ADA excludes emotional support animals as service animals
Q: There's a growing trend of people wanting to bring their emotional support animals (cats, pigs, peacocks, dogs, etc.) to work to assist them to cope with mental health issues. What are the details behind this trend and what does the Americans with Disabilities Act (ADA) require?
A: The ADA guidelines identify the significant difference between an emotional support animal and a service animal. The difference between the two types of animals is that the service animal is trained to perform a specific function for its owner (i.e. seeing-eye dogs or dogs that can warn their owner when they are about to have a stroke), while emotional support animals aren't trained for any particular function. Therefore, an inquiry as to whether a pet can be brought to work should start with the nature of the animal and its relationship to the employee. The animal must be the accommodation the employee needs to perform the essential functions of his or her job. Simply feeling less stress by having your pet at work isn't enough to turn an emotional support animal into a service animal. The ADA protects the rights of people to bring service animals to work or to public places, but emotional support animals don't qualify as service animals under the ADA. Q: What circumstances should employers consider when deciding to allow emotional support animals in the workplace?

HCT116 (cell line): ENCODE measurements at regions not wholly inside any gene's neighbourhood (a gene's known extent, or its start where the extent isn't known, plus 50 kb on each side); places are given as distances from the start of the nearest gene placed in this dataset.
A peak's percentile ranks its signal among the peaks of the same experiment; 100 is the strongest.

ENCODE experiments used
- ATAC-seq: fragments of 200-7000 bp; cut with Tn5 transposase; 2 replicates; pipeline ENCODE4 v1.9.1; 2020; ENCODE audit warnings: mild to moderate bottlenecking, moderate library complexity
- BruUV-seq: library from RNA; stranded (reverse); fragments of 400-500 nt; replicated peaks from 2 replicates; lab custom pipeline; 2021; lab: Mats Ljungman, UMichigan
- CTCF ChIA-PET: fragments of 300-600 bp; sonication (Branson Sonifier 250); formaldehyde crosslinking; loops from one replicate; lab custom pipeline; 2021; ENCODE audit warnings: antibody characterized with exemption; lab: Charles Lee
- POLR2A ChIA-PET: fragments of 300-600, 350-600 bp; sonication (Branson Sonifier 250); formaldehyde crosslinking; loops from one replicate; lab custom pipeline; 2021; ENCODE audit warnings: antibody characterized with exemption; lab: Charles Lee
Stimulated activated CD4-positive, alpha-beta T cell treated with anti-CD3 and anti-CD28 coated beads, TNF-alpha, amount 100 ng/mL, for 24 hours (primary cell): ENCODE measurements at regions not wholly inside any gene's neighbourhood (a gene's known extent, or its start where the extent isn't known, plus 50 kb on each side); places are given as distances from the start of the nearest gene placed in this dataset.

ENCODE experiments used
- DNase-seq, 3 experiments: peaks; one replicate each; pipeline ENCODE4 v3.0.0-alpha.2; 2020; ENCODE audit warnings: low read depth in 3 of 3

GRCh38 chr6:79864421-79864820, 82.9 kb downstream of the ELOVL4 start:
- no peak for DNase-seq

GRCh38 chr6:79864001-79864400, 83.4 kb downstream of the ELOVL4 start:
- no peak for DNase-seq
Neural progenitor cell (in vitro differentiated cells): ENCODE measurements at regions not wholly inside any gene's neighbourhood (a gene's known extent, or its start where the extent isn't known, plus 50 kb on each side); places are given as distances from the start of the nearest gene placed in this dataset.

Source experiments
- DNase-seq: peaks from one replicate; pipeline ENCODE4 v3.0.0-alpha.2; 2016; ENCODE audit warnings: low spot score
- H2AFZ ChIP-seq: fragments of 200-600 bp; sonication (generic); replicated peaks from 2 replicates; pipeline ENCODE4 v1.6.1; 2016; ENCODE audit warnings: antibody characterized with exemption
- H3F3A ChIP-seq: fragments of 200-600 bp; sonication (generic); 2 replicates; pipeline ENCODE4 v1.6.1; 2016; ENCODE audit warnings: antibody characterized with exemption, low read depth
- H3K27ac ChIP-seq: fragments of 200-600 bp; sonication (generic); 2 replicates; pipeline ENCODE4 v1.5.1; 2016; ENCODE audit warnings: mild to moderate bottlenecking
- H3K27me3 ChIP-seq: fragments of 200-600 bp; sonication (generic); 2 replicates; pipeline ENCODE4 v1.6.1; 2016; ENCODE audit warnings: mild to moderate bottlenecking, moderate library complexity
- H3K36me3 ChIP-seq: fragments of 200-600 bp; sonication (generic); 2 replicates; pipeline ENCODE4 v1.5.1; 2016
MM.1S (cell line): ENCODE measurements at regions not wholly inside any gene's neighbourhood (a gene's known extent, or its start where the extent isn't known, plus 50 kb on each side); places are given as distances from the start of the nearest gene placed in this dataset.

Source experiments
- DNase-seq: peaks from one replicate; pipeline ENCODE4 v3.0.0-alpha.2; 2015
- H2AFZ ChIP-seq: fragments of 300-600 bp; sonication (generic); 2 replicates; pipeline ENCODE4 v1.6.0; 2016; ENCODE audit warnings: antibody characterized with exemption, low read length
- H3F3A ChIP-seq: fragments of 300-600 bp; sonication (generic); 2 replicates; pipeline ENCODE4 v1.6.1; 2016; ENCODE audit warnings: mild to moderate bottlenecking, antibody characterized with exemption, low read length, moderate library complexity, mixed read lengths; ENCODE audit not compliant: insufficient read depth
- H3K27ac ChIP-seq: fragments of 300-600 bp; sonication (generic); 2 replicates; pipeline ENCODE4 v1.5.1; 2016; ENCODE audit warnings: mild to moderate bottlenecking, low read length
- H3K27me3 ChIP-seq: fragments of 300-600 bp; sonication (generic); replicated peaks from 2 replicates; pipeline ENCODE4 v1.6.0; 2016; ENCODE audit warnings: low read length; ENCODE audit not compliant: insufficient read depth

A: While an emotional support animal positively can impact the owner, it also may negatively impact others in the workplace. This causes conflict between the need for an accommodation and disruption of the workplace. For example, look at the effect of a dog on a co-worker's allergies. If it's a service dog, allergies of co-workers aren't a legitimate basis for not allowing a service dog at work. Instead, employers must make accommodations for both parties, by assigning them to different locations within the room or different rooms in the facility. The same requirement isn't made for emotional support dogs, who also may impact co-workers negatively. Additionally, service animals must be tethered, when possible, and must be in control. They also must be housebroken. This should be the minimum requirement if an employer decides to allow an emotional support animal at work. Safety issues also should be considered, such as distracted driving while on the job caused by an emotional support animal, the emotional support animal biting a co-worker or member of the public, and other employees with animal phobias who may be negatively impacted by the animal's presence. Q: By what legal considerations must employers abide?
A: Now that an employer has been advised of an employee's mental health condition, an accommodation discussion needs to be had with the employee. It's the responsibility of the employer to ask: are there other accommodations that would reduce their stress? What does their doctor recommend? Is it an undue hardship to the employer to allow the pet at work? Best practices say it takes more analysis than just saying if the animal isn't a service animal, the employer doesn't have to allow them at work. Remember, the ADA still requires “reasonable” accommodations be made for a person's mental health problems. “Reasonable” will be based on job duties, job location and the emotional support animal in question. The bigger the employer, the more likely, absent legitimate safety concerns, an emotional support animal is a reasonable accommodation.
PAULA BURKES, BUSINESS WRITER
Published The Oklahoman, October 17, 2018